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Time and time again Pixar loves to play with audience's emotions, and with Inside Out, studio "brain trust" member Pete Docter literalizes the feelings we all go through both during the best Pixar flicks, and as we grow up and mature into who we are. The film follows an 11-year old girl named Riley who's making a big transition by moving from the Midwest to San Francisco. Cutting between the real world and inside Riley's mind, we see how the anthropomorphized emotions of Joy (voiced by Amy Poehler), Sadness (Phyllis Smith), Fear (Bill Hader), Disgust (Mindy Kaling), and Anger (Lewis Black) attempt to guide her through this stressful event via a central control room. Because Inside Out is dealing mostly with an everyday, mundane subject like the stress of moving to a new city, at times it feels as though the stakes are considerably lower than other Pixar adventures, but the way the film cleverly takes abstract psychological concepts that are universal to the human experience and makes them palatable for audiences of all ages, while making it both funny and heartwarming in typical Pixar fashion, makes Inside Out stand strongly alongside any other masterpiece from the studio.

Tuesday, June 16, 2015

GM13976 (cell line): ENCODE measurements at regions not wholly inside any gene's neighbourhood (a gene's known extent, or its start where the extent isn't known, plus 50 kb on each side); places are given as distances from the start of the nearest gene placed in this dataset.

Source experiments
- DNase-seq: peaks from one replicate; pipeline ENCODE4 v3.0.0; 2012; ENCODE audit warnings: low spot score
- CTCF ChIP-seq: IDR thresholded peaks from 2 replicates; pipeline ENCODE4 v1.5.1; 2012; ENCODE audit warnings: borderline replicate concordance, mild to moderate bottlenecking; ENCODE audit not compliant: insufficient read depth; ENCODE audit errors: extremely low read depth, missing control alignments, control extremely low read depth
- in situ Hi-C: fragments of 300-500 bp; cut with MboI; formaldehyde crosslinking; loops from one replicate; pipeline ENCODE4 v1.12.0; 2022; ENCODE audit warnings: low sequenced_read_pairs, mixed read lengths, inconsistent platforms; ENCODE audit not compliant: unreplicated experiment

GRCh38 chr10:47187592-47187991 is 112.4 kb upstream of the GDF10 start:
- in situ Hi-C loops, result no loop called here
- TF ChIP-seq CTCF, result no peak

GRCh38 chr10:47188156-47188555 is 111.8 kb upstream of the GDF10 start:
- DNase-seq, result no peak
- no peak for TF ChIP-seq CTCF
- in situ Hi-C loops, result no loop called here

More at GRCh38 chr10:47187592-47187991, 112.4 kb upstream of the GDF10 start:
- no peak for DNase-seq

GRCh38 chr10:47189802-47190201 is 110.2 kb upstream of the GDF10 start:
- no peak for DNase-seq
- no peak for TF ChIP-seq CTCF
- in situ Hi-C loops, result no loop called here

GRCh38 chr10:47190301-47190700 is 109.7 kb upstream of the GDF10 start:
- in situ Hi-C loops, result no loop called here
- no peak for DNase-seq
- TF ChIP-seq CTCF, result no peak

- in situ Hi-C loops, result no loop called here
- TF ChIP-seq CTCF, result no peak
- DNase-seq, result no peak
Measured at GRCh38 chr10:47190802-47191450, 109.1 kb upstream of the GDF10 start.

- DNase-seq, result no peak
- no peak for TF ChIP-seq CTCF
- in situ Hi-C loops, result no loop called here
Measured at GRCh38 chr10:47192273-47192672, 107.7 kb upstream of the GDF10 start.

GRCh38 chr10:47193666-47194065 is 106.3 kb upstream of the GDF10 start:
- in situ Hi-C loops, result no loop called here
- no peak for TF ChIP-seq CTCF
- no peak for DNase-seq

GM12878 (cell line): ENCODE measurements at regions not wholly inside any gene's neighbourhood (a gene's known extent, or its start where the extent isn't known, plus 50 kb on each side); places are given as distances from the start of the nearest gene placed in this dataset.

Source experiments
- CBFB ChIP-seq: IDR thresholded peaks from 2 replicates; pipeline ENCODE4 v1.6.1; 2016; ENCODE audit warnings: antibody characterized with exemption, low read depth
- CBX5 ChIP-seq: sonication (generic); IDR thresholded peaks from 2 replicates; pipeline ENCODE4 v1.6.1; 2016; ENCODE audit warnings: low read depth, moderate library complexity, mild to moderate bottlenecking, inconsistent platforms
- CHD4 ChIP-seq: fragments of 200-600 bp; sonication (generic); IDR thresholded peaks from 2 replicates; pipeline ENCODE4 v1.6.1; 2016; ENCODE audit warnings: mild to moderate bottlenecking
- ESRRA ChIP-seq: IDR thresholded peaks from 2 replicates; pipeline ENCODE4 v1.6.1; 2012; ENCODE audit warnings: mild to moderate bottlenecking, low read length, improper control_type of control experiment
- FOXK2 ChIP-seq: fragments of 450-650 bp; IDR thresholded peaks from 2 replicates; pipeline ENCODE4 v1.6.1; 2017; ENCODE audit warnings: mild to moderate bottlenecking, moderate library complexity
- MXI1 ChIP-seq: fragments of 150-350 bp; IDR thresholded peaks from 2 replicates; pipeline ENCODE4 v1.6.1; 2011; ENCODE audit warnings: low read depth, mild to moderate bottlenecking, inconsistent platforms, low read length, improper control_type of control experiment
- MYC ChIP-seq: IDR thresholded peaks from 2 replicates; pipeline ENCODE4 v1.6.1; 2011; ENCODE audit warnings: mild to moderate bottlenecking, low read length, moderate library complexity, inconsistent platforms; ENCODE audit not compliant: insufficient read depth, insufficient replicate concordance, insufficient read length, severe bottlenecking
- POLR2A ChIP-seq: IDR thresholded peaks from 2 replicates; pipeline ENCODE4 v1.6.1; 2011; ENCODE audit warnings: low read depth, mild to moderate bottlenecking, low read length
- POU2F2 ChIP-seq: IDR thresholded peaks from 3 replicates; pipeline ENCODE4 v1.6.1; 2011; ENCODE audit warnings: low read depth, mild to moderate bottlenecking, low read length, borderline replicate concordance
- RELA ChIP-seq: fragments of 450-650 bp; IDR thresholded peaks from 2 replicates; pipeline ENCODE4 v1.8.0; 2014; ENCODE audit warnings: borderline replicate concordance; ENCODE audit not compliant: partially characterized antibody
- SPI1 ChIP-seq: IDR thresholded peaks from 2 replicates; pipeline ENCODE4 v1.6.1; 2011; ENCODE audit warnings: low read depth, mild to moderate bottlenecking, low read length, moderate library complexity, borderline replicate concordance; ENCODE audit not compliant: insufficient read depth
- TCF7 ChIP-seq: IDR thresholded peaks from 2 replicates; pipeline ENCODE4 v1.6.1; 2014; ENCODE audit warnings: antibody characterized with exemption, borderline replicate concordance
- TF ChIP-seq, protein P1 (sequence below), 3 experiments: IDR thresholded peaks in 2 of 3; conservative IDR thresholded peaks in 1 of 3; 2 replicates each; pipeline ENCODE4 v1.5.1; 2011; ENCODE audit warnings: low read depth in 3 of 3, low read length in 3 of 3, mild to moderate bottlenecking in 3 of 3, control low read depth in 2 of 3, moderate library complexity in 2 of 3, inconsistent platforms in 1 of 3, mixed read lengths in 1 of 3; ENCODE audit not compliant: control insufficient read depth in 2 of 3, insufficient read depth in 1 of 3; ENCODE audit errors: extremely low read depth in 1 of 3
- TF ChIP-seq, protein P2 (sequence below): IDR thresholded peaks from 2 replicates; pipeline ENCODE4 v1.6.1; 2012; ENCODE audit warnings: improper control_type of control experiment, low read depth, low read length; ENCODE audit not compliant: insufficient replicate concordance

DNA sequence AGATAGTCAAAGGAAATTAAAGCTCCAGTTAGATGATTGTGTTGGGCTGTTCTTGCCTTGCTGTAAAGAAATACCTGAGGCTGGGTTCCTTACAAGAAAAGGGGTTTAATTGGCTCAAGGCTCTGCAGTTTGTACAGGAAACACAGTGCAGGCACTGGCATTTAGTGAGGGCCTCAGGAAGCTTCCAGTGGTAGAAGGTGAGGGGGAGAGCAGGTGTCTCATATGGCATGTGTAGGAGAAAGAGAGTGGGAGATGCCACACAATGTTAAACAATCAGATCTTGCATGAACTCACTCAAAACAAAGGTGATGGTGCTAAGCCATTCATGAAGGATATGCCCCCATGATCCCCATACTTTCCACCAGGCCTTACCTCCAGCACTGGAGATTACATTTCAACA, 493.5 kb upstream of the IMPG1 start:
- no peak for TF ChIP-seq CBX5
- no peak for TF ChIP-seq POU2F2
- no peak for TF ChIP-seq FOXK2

Jurassic World, Spy, Insidious 3, Slow West Reviews

Jurassic World
Dir. Colin Trevorrow

It's strange to think, but after three movies in the Jurassic Park franchise, we've never really seen what the park would've looked like had it been open to the public. Not until Jurassic World that is. Safety Not Guaranteed director Colin Trevorrow gives the park the "Disney World" treatment, showing the island up-and-running, filled with awestruck families from around the world in what looks like John Hammond's wet dream. But, it wouldn't be a "Jurassic" movie without the idea of controlling nature literally biting the characters in the ass. Jurassic World is a very stupid, CGI-heavy mess of a B-movie, hammed up to the nth degree. Nearly every human character is completely insufferable, and it pretty much retreads the same ground as Jurassic Park, without any of the intelligence or mastery of tension that Spielberg brought to the original. But, similar to San Andreas, this is so-bad-it's-good territory, and if you manage your disappointment levels (or if you flat out don't care about logic or character development), it's not a complete waste of a summer matinee.

Tuesday, June 2, 2015

San Andreas, Poltergeist, Aloha, Welcome to Me Reviews

San Andreas
Dir. Brad Peyton

It's kind of funny that San Andreas, a big-budget, massive-destruction disaster flick, is released the week after Tomorrowland, a film that explicitly preaches against this kind of tragedy-turned-entertainment. While it's true that turning something like a city-leveling earthquake, an event that could actually happen, into a popcorn thrill ride may be a little distasteful to victims of real natural disasters, I was able to shut my brain off just enough to brush all that off. You can call it the desensitization of modern society, I just call it a "blockbuster." All that stuff aside, San Andreas is your standard disaster movie fare - it has literally every cliche you could possibly think of - but its cast and over-the-top campiness somehow made it work for me.

Sunday, May 24, 2015

Tomorrowland, White God, Tangerines, and Faster Pussycat Kill! Kill! Reviews

Dir. Brad Bird